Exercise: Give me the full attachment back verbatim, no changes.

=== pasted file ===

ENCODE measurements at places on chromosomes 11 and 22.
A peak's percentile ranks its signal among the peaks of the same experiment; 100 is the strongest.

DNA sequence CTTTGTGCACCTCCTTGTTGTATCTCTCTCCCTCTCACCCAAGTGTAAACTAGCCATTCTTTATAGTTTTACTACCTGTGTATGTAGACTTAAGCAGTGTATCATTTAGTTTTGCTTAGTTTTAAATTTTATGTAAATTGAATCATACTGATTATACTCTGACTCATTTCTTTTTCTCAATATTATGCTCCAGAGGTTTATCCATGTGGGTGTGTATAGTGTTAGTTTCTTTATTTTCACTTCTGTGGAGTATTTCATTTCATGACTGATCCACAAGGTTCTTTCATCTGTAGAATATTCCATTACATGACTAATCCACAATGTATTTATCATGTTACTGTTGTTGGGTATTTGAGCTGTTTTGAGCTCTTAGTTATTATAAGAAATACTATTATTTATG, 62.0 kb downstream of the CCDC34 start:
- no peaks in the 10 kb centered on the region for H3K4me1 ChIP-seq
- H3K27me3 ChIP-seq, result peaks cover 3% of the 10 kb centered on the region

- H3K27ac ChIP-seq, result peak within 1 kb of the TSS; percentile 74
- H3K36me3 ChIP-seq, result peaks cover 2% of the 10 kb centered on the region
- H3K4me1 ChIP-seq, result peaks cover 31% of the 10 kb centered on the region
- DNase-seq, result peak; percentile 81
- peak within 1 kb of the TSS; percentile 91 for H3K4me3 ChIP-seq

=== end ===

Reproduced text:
ENCODE measurements at places on chromosomes 11 and 22.
A peak's percentile ranks its signal among the peaks of the same experiment; 100 is the strongest.

DNA sequence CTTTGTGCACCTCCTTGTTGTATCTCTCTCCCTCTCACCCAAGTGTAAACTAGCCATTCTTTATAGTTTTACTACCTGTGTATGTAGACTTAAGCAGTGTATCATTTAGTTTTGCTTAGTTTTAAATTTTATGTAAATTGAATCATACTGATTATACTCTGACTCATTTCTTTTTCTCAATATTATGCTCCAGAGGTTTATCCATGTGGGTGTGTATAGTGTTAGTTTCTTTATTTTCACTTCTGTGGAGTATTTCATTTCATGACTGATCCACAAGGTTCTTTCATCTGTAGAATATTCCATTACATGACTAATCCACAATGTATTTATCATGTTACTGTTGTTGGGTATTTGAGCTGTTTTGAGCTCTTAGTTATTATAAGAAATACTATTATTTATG, 62.0 kb downstream of the CCDC34 start:
- no peaks in the 10 kb centered on the region for H3K4me1 ChIP-seq
- H3K27me3 ChIP-seq, result peaks cover 3% of the 10 kb centered on the region

- H3K27ac ChIP-seq, result peak within 1 kb of the TSS; percentile 74
- H3K36me3 ChIP-seq, result peaks cover 2% of the 10 kb centered on the region
- H3K4me1 ChIP-seq, result peaks cover 31% of the 10 kb centered on the region
- DNase-seq, result peak; percentile 81
- peak within 1 kb of the TSS; percentile 91 for H3K4me3 ChIP-seq